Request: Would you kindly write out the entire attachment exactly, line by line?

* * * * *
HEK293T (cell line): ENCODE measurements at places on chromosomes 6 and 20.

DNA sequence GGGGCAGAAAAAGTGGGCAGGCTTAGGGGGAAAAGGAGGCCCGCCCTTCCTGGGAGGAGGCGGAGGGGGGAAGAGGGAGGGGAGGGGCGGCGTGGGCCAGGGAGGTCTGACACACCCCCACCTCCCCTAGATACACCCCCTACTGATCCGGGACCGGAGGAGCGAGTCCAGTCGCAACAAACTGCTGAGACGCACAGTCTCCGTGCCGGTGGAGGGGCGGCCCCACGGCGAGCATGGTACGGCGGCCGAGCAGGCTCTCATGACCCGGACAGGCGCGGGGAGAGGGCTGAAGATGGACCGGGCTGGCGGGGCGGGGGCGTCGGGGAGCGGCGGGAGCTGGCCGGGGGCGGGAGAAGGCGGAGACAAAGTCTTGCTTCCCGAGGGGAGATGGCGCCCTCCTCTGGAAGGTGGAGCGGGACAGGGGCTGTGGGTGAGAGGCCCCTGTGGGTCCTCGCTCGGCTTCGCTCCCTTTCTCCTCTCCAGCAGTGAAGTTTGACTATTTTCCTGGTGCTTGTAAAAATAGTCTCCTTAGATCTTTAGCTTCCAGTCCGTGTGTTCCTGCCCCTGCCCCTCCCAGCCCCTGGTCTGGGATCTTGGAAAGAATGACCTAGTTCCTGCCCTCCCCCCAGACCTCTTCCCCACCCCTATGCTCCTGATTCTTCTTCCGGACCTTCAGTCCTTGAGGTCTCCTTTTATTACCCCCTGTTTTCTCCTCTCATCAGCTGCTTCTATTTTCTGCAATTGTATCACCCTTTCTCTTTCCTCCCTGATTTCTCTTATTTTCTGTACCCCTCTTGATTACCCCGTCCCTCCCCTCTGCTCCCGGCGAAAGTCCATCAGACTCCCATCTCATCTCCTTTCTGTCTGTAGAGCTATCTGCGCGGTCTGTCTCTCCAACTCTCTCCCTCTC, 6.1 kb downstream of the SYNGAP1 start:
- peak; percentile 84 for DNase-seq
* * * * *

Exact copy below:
HEK293T (cell line): ENCODE measurements at places on chromosomes 6 and 20.

DNA sequence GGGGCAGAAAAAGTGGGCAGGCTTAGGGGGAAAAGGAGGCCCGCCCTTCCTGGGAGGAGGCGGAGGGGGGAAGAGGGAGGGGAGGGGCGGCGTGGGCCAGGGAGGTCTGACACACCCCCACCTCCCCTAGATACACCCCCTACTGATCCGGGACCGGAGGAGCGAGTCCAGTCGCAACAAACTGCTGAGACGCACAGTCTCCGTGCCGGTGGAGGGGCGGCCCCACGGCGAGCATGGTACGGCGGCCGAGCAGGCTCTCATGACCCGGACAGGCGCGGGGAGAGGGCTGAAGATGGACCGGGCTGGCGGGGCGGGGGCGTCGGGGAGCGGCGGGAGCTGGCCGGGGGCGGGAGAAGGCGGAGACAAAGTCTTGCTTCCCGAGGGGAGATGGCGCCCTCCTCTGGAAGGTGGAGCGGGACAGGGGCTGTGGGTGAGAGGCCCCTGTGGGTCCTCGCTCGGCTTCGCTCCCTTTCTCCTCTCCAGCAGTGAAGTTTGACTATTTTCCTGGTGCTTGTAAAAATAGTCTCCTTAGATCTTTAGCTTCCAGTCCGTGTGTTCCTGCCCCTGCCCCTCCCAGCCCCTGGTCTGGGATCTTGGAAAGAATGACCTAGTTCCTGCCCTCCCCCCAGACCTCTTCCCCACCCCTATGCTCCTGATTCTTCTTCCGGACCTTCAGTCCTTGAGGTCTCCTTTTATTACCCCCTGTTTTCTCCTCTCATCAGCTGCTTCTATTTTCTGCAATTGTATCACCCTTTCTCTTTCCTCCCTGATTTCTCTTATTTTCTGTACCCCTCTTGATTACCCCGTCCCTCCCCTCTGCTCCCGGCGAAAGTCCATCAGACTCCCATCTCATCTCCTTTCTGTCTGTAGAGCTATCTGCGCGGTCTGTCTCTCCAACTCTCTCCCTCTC, 6.1 kb downstream of the SYNGAP1 start:
- peak; percentile 84 for DNase-seq